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Nader Sadegh joined the Georgia Tech faculty in 1988 as an assistant professor. His early research work in the field of robotics and automation resulted in the development of a class of adaptive and learning controllers for nonlinear mechanical systems including robotic manipulators. This work, which evolved from his doctoral research, enables a robot to learn a repetitive task through practice, much like a human being, and without requiring a precise model. Sadegh later demonstrated that implementing this learning controller can significantly improve the performance of industrial robots without significantly increasing their cost or complexity, and has the potential to improve the accuracy, autonomy, and productivity of automated manufacturing systems. In addition to robotics, he developed a similar learning controller for speed regulation of copier photoreceptors as part of a project sponsored by the Xerox Corporation.
Sadegh’s research involves the theory and application of artificial neural networks. He has obtained important theoretical results regarding the synthesis and training of a new class of artificial neural networks that can be applied to a wide range of engineering applications. For example, they can enable a machine to learn the concept of executing a series of similar tasks through practice. The Visteon Division of the Ford Motor Company currently sponsors a project that utilizes the concept learning technique to improve the speed and accuracy of their assembly operations. One goal of the project is to demonstrate that it is feasible to produce a high performance assembly machine without requiring costly high-precision hardware.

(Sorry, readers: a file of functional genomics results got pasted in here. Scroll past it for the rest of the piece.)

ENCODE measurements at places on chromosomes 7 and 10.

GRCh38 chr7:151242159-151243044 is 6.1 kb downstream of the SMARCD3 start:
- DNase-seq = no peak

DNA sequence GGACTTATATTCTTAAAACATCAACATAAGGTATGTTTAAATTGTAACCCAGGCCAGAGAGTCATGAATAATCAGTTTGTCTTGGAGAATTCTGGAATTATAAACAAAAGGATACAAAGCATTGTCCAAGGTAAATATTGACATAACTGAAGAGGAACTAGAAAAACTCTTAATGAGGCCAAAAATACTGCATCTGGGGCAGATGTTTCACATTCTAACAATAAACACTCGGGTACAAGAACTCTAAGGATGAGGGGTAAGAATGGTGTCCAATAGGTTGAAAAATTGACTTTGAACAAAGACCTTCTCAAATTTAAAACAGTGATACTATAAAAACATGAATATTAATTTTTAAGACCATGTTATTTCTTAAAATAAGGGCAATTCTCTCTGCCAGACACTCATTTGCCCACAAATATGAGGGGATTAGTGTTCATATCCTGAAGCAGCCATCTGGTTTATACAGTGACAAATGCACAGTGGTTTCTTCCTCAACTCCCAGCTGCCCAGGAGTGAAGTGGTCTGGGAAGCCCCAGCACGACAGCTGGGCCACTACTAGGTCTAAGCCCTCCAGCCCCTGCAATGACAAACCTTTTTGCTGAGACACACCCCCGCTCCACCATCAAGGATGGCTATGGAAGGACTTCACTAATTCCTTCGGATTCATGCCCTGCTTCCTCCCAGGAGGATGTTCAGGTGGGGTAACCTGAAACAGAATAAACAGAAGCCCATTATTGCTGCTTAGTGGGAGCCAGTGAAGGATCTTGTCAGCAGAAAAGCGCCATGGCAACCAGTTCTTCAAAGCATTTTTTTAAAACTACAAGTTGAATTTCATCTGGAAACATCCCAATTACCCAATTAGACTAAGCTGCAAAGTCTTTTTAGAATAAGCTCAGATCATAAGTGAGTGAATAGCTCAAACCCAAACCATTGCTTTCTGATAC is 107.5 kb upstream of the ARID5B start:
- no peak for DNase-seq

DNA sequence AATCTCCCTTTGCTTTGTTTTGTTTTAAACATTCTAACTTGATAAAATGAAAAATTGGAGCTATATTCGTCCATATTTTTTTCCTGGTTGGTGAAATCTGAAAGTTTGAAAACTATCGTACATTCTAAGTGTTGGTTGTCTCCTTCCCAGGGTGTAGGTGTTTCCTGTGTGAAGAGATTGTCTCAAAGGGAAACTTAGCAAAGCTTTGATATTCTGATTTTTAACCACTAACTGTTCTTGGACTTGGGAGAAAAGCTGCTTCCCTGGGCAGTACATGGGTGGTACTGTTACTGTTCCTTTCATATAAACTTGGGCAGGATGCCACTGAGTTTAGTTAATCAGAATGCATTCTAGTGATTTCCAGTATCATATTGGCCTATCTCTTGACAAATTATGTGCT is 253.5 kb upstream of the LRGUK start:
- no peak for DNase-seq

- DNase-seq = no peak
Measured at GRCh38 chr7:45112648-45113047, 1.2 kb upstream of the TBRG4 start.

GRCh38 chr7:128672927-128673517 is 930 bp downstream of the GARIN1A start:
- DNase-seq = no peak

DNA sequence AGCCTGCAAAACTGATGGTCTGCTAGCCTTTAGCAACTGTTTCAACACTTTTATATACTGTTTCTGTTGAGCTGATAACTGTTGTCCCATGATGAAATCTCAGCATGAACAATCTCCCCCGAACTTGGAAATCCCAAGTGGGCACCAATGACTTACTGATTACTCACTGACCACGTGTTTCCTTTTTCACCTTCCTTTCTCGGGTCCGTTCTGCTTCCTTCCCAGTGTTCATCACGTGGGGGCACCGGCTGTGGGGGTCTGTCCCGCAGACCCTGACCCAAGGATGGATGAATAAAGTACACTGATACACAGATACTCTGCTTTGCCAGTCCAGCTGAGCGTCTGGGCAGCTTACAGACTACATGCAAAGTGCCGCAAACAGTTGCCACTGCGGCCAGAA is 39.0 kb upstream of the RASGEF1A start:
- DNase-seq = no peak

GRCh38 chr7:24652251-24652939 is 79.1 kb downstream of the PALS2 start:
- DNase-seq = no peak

Additionally, Sadegh has investigated the modeling and intelligent control of processes ranging from plasma torch to glass forming and automotive components. In a recent project, sponsored by the Ford Motor Company, he investigated modeling and control of continuously variable transmissions. An accurate simulation model of the entire power train of a Ford vehicle was constructed. This model aided the team in developing a hierarchical control system that improved the vehicle's drivability and fuel efficiency.
Sadegh’s most recent research work involves modeling complex nonlinear dynamic systems based on their input-output data. This work has shown that a sufficient amount of input-output data can be used to reconstruct the state and dynamic model of a system with minimal knowledge of the governing physical laws. This research, which is still in its infancy, has potential applications in a variety of disciplines, such as hydraulic, chemical, and biological processes, and economic forecasting, in which reliable first-principle models may be difficult to obtain. This approach was successfully used in modeling the hydraulic ratio variator of a continuously variable transmission, which is difficult to model analytically.
Institute for Robotics & Intelligent Machines
801 Atlantic Drive
Atlanta, GA 30332-0280
Phone: (404) 385-8746